Comparison System In Our Children

Comparison is the act of comparing two or more people or things. Comparison is a natural activity, which even animals engage in when deciding, for example, which potential food to eat. Humans similarly have always engaged in comparison when hunting or foraging for food. This behavior carries over into activities like shopping for food, clothes, and other items, choosing which job to apply for or which job to take from multiple offers or choosing which applicants to hire for employment. They also tend to compare themselves and their belongings with others, 


In adults, this can lead to unhappiness when a person compares things that they have to things they perceived as superior and unobtainable that others have. If we talk about our children, they begin developing the ability to compare themselves to others in elementary school. Instead of observing our child’s individual growth and progress and seeking help if needed, we compare our child to either his siblings or other children and judge him for being different. Why can’t you write faster? Why can’t you be neater? Look at Mr are Mrs son/daughter. He/she studies every day and gets 90 percent and above in all his subjects. We all fall into the comparison trap.

This may cause several adverse effects: If you constantly compare your child to other kids who seem to fare better, he’ll gradually believe that he is inferior to others. If he’s labeled as the “lazier one” or the “one who can never sit still”, he may just quit as he thinks it’s easier to fall into that perceived role, locking him in that behavior. Picture this, your child has done all he can to get a B in his English paper. Instead of praising him for his efforts, you compare him to a child who has gotten an A. This can cause him overwhelming stress and anxiety. Once your child’s self-esteem has taken a hit, he can become shy and be unwilling to connect with others, since he’ll think he has nothing to offer or be proud of. Worse, he may use aggression against his peers, since he’ll harbor negative feelings towards those with whom is he constantly being compared. Your child may withdraw from you because he feels that you’re disappointed with him, and this may cause you both to drift apart.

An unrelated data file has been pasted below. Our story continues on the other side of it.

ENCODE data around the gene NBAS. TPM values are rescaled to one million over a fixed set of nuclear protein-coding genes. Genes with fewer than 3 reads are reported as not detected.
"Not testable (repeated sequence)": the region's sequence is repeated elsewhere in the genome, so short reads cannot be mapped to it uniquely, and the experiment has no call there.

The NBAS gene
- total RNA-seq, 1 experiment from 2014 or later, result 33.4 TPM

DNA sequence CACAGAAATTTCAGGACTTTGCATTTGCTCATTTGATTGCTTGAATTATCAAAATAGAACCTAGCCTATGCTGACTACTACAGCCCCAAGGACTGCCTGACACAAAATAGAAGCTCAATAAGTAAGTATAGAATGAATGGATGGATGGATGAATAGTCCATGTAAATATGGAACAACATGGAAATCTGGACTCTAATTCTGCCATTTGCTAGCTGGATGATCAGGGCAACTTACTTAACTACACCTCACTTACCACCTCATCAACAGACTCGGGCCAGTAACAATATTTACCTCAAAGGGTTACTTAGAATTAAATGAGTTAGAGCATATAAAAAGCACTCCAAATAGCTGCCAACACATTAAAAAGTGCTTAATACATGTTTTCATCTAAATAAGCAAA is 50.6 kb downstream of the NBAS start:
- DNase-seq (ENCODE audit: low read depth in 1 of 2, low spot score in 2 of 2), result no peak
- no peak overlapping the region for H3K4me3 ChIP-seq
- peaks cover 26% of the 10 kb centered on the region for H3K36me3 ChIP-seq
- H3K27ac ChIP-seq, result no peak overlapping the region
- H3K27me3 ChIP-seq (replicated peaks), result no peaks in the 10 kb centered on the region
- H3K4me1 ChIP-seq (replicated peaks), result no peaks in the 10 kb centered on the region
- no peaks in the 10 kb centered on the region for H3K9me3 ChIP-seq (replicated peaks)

Be aware. Sometimes, we speak before we think. When we are trying to get our child to do something, the most natural thing in the world is to say, why can’t you be more like your classmate? Be conscious of every time you compare your child to another child. Think about what you’re saying and why you’re saying it. What is the habit that you would like to change? Why does your child find it difficult? Does he lack a skill set to perform the task? By taking the time to think about it, we remain in the observational zone and do not move immediately into the judgmental zone.

Talk to your child about his areas of improvement. Collaborate and make plans to help build and improve upon his skills sets.

If we start early enough, we can lay a strong foundation of self-worth and self-belief for them to fall back on. Keep reinforcing your message to your children. Teach them to take pride in their efforts and not just their achievements. Encourage them to be intrinsically motivated and not rely on external validation. And hopefully, we can raise our children to avoid ‘the comparison trap’.



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